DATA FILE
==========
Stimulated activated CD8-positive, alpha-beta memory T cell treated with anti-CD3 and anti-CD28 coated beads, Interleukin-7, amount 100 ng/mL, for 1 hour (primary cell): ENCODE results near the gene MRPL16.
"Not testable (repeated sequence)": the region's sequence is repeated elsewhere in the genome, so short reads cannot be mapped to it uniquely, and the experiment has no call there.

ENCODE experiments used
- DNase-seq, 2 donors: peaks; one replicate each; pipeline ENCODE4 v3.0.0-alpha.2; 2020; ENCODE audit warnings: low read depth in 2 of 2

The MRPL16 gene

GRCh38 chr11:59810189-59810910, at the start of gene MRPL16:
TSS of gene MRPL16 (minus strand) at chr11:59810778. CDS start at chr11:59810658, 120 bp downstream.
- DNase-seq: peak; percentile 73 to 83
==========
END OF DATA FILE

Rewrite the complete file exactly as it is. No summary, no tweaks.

Stimulated activated CD8-positive, alpha-beta memory T cell treated with anti-CD3 and anti-CD28 coated beads, Interleukin-7, amount 100 ng/mL, for 1 hour (primary cell): ENCODE results near the gene MRPL16.
"Not testable (repeated sequence)": the region's sequence is repeated elsewhere in the genome, so short reads cannot be mapped to it uniquely, and the experiment has no call there.

ENCODE experiments used
- DNase-seq, 2 donors: peaks; one replicate each; pipeline ENCODE4 v3.0.0-alpha.2; 2020; ENCODE audit warnings: low read depth in 2 of 2

The MRPL16 gene

GRCh38 chr11:59810189-59810910, at the start of gene MRPL16:
TSS of gene MRPL16 (minus strand) at chr11:59810778. CDS start at chr11:59810658, 120 bp downstream.
- DNase-seq: peak; percentile 73 to 83